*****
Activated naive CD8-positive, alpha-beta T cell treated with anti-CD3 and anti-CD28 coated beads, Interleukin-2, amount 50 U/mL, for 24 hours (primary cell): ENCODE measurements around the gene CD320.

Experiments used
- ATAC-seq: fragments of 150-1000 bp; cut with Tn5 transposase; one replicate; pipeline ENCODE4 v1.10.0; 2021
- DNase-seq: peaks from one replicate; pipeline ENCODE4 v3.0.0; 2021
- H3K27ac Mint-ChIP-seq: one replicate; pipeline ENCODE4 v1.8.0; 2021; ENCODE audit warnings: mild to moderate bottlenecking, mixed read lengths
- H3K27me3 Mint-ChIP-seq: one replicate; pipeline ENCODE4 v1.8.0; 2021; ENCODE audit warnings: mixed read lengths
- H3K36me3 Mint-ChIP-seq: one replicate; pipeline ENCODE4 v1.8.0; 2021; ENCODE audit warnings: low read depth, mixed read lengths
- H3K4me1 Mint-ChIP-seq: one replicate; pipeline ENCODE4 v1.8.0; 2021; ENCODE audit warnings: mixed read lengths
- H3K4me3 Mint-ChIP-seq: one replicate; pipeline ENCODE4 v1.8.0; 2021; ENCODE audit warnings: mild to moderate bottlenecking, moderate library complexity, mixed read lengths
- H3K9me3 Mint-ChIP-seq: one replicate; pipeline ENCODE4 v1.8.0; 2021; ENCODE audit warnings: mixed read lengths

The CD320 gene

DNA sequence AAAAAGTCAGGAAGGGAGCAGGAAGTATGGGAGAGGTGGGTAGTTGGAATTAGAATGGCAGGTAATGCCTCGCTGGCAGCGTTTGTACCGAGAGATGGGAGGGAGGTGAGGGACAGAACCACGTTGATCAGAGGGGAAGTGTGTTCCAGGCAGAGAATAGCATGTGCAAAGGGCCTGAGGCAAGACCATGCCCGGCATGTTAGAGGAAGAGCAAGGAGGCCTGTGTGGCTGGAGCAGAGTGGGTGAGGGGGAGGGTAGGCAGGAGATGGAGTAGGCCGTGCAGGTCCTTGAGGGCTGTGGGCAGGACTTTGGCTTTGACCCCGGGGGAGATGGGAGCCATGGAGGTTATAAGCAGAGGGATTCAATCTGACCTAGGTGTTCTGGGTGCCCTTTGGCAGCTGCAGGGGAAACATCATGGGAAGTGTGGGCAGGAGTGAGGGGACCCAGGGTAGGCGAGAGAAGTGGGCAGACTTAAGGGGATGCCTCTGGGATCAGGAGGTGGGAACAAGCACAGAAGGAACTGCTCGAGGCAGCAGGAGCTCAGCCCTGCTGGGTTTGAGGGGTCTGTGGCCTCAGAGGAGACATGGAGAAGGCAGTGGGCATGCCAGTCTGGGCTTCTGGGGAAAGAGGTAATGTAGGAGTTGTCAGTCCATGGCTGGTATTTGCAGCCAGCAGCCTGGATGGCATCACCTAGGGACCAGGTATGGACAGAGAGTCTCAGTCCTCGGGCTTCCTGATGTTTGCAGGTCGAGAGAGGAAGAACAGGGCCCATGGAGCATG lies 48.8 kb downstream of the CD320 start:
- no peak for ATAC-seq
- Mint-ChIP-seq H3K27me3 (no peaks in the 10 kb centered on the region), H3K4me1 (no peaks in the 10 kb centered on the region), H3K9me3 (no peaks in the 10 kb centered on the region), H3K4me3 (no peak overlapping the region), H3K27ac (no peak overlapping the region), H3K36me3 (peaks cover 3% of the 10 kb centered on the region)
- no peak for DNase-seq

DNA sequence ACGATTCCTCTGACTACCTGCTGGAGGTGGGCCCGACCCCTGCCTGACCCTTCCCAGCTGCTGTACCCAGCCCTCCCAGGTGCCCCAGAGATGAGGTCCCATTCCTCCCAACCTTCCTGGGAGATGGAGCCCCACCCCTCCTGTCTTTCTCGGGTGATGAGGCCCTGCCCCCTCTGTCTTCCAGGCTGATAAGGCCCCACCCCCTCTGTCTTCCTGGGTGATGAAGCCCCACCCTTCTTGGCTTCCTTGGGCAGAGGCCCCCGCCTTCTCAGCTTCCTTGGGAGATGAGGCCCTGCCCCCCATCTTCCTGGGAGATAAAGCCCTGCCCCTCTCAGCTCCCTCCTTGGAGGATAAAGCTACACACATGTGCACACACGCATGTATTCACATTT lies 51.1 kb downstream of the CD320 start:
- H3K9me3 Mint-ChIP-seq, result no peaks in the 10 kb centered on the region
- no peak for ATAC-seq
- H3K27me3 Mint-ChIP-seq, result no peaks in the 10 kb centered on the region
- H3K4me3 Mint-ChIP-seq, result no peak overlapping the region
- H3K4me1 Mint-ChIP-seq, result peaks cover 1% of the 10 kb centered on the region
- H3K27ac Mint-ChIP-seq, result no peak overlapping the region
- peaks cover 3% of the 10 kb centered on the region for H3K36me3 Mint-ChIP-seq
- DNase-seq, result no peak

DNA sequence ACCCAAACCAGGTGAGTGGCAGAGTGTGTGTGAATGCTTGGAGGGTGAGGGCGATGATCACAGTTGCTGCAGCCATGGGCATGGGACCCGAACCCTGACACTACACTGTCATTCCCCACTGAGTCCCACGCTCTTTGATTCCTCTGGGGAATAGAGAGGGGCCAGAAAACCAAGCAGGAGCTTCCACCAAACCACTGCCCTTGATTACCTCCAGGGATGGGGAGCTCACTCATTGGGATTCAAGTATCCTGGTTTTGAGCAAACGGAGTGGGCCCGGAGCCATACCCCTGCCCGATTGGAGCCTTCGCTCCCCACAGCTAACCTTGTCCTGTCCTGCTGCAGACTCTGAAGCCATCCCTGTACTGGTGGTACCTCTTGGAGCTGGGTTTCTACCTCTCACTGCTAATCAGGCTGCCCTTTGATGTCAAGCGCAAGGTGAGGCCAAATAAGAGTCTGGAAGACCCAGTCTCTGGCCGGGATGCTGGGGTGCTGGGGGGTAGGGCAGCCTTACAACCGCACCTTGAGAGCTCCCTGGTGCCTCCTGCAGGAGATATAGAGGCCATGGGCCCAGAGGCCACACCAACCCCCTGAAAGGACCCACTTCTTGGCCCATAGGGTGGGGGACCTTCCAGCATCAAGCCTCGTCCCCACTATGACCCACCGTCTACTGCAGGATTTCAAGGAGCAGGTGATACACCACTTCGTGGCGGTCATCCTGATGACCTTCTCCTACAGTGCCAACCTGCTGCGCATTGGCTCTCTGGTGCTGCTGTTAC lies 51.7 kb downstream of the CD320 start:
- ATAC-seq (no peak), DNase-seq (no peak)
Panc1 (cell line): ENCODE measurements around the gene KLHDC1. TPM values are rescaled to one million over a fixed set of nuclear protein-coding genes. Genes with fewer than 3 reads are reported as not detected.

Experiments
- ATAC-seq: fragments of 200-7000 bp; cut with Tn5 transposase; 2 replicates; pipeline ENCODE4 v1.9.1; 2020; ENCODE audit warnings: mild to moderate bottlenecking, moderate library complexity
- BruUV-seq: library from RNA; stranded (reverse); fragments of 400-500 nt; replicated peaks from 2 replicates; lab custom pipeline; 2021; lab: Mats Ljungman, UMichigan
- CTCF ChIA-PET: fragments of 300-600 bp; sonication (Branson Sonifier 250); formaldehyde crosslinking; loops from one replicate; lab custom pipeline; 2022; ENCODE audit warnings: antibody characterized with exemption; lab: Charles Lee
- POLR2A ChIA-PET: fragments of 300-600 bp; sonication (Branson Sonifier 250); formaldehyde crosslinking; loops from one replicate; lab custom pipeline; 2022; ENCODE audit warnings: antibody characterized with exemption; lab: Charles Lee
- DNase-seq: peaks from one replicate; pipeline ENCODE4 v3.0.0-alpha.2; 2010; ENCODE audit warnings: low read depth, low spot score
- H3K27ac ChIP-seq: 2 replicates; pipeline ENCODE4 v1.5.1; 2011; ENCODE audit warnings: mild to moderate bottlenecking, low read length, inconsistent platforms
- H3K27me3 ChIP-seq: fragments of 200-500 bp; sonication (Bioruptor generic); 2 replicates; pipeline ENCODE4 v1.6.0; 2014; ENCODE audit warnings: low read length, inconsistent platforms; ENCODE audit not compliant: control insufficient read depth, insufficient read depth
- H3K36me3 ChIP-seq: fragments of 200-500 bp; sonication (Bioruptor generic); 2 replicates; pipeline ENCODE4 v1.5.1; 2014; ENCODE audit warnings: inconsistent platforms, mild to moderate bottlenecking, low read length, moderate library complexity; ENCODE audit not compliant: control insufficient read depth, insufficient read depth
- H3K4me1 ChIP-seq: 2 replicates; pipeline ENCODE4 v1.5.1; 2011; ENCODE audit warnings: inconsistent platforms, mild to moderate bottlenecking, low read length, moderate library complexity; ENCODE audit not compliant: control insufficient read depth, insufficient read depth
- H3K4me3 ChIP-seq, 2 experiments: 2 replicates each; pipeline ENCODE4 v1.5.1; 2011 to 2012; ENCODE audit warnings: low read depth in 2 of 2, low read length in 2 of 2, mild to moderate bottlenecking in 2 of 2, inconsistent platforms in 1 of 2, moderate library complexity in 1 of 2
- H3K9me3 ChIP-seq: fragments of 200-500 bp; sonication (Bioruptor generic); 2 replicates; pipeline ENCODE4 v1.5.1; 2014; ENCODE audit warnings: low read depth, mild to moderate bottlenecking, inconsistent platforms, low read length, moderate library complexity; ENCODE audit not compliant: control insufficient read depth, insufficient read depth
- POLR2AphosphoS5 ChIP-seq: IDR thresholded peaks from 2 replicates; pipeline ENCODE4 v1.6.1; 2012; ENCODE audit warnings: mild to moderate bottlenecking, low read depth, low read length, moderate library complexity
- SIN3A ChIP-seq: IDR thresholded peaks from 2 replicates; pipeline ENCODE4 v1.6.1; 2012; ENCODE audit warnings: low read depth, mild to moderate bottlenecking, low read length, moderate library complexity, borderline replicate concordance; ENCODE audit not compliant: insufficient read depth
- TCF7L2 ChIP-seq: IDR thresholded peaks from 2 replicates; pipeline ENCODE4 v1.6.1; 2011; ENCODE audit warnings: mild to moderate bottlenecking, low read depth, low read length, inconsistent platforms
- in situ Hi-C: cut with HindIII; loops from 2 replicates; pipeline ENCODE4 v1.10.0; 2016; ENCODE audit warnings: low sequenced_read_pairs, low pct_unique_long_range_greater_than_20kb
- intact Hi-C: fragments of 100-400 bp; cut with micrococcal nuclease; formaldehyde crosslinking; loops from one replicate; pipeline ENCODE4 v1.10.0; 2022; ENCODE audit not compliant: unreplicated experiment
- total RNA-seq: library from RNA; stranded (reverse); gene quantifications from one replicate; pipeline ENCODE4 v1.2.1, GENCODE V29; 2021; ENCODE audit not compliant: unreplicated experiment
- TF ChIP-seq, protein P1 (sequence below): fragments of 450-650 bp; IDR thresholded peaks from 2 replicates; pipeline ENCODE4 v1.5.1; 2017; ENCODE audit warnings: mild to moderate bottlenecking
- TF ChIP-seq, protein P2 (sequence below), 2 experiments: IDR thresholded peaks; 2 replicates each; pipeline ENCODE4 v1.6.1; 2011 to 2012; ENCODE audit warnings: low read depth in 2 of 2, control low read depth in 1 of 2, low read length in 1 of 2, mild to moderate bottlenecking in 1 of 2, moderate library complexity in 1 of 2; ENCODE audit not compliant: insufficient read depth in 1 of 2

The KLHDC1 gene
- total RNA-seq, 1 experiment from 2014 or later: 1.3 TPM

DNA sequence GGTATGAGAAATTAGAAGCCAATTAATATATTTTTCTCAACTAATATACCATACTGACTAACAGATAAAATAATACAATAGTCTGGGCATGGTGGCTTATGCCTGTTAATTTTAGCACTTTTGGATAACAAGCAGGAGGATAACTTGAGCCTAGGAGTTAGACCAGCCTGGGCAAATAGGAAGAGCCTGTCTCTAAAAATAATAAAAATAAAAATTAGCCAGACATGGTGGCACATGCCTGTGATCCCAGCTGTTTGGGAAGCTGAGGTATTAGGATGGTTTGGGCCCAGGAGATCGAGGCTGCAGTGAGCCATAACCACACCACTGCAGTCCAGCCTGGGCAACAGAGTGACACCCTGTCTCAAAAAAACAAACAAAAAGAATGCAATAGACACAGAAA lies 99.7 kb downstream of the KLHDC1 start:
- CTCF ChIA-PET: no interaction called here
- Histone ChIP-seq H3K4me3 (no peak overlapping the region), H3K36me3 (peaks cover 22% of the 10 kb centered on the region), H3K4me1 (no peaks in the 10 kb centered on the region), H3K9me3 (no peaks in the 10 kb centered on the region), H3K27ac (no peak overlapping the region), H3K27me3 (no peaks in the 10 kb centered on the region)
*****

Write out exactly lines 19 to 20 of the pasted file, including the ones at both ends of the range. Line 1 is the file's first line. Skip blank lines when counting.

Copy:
- H3K27me3 Mint-ChIP-seq, result no peaks in the 10 kb centered on the region
- H3K4me3 Mint-ChIP-seq, result no peak overlapping the region